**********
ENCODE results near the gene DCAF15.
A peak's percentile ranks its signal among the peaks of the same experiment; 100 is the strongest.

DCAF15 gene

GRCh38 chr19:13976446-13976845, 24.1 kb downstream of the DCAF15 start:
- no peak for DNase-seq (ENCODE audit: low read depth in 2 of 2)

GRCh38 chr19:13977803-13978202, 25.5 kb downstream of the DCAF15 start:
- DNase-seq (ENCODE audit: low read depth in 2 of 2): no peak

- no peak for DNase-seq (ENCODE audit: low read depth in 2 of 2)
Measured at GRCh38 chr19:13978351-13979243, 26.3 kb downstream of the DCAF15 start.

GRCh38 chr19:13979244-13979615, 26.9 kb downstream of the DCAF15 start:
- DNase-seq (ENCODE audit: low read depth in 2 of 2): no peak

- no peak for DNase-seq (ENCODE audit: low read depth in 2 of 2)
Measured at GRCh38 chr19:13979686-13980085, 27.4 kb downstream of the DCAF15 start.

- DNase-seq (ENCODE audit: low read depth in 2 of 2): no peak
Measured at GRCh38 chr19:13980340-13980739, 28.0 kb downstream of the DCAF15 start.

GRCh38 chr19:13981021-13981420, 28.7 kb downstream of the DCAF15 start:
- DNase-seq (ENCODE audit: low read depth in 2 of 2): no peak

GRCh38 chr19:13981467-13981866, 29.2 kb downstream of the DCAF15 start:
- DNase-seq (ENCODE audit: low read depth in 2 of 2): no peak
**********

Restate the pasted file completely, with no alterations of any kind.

ENCODE results near the gene DCAF15.
A peak's percentile ranks its signal among the peaks of the same experiment; 100 is the strongest.

DCAF15 gene

GRCh38 chr19:13976446-13976845, 24.1 kb downstream of the DCAF15 start:
- no peak for DNase-seq (ENCODE audit: low read depth in 2 of 2)

GRCh38 chr19:13977803-13978202, 25.5 kb downstream of the DCAF15 start:
- DNase-seq (ENCODE audit: low read depth in 2 of 2): no peak

- no peak for DNase-seq (ENCODE audit: low read depth in 2 of 2)
Measured at GRCh38 chr19:13978351-13979243, 26.3 kb downstream of the DCAF15 start.

GRCh38 chr19:13979244-13979615, 26.9 kb downstream of the DCAF15 start:
- DNase-seq (ENCODE audit: low read depth in 2 of 2): no peak

- no peak for DNase-seq (ENCODE audit: low read depth in 2 of 2)
Measured at GRCh38 chr19:13979686-13980085, 27.4 kb downstream of the DCAF15 start.

- DNase-seq (ENCODE audit: low read depth in 2 of 2): no peak
Measured at GRCh38 chr19:13980340-13980739, 28.0 kb downstream of the DCAF15 start.

GRCh38 chr19:13981021-13981420, 28.7 kb downstream of the DCAF15 start:
- DNase-seq (ENCODE audit: low read depth in 2 of 2): no peak

GRCh38 chr19:13981467-13981866, 29.2 kb downstream of the DCAF15 start:
- DNase-seq (ENCODE audit: low read depth in 2 of 2): no peak